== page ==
Edith and I have exchanged our writings for a number of years and I have loved the drafts of her novels. Her character sketches are evocative, she weaves the plot well, the stories are well paced and ultimately satisfying.
Wind Over Troubled Waters, available in print and as an e-book, is located at Corn World, Britland after a deluge. All that is left is Cerridwen’s dreams. From her dying mother she learns of the mural in Saint Eyes and sets out change Britland’s future. It is a dystopia story with an ending that uplifts the reader. It is structured like a Bildungsroman. The book even reads like a dream, both alluring and disturbing in parts. The drama is clear in the first chapter itself. The story moves on, sometimes at breathtaking pace.
It is a fascinating world the writers explore, shorn of knowledge and traditional security systems. Though the location of the story is scary, it is the text that holds up the reader’s confidence. The quality of the language is such that when tense moments come, the reader feels at sea but not adrift. This is where I feel it shows how the writers have assimilated the different registers of English by going to a deeper level – language as a sense of assurance. The language of WOTW takes the reader closer into the grip that the sure penned writers have on emotions and language.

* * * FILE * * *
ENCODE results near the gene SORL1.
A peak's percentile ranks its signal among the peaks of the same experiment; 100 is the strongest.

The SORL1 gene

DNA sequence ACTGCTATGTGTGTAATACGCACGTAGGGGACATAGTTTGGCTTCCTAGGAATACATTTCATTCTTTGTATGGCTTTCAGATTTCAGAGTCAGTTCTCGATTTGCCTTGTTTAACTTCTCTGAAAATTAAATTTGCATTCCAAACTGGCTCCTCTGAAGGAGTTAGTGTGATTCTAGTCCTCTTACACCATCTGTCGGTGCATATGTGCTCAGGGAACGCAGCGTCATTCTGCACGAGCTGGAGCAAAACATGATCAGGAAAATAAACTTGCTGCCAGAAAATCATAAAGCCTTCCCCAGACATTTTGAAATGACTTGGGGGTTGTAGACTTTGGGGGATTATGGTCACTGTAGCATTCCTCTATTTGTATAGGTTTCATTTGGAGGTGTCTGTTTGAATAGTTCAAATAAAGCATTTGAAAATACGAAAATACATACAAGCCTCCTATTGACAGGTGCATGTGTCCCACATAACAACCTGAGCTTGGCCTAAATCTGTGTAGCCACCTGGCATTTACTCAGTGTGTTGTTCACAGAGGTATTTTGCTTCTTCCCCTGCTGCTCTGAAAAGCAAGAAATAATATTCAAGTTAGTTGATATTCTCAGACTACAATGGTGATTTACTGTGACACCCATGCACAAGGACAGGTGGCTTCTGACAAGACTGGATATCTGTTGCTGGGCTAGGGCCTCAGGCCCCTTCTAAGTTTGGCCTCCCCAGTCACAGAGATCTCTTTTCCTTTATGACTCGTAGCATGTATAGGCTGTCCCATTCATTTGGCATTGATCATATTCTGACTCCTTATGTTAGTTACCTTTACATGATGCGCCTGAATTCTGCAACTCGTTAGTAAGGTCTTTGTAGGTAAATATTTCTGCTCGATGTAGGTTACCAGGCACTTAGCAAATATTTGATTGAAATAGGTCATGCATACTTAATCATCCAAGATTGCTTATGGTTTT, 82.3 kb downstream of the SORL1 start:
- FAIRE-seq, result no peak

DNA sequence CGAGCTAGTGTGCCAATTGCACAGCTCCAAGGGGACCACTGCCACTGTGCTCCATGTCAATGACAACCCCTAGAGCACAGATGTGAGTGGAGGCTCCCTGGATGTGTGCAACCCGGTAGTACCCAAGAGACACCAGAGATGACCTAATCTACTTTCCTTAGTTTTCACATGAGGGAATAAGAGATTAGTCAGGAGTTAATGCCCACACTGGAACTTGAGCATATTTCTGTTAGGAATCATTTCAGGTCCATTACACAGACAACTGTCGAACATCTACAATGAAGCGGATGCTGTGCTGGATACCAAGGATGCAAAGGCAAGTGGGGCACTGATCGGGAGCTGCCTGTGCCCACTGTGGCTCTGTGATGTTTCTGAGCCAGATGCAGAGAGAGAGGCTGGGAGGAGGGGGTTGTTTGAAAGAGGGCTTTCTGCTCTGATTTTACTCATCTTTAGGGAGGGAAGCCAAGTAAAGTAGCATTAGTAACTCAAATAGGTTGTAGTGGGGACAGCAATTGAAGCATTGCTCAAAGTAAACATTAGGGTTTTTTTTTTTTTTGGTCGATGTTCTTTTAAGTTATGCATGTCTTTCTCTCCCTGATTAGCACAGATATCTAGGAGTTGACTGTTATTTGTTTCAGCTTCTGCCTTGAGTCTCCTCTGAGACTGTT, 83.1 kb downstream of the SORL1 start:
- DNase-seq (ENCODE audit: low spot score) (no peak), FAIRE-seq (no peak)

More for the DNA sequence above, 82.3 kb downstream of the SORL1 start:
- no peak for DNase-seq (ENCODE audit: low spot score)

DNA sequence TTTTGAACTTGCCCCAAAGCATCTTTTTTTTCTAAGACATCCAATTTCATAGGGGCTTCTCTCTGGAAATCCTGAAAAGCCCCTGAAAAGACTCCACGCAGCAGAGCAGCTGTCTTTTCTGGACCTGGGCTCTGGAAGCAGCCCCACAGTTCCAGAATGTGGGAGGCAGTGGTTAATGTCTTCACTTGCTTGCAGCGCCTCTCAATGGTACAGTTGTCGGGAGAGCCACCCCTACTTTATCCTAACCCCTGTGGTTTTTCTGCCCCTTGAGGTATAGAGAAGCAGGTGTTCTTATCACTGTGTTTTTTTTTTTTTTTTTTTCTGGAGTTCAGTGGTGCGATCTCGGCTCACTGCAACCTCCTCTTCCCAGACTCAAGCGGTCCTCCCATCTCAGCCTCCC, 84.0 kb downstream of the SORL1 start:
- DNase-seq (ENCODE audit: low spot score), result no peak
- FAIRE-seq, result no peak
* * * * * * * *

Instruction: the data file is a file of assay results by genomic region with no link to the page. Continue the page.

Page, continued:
I also liked it that though the story is set in a strange space, the drama is so human. WOTW is based on the kind of characters who shine through our classic texts. Its emotions play out in grand heroic ways. To me the quality of a good book, whether it be science fantasy or utopian/dystopian or even historical or literary fiction is that it is a big story, a universal story, a story in which the reader is awed by the happens and yet it appeals in an intimate manner.
Another aspect is how the writers explore what does it mean to be human. This is the ultimate quest of any art, to reflect us upon ourselves with the art being a medium of insight. Kudos! Edith and Francene, I am so glad you have reached the glorious heights of writing in your first joint venture fantasy novel.
For the book, click.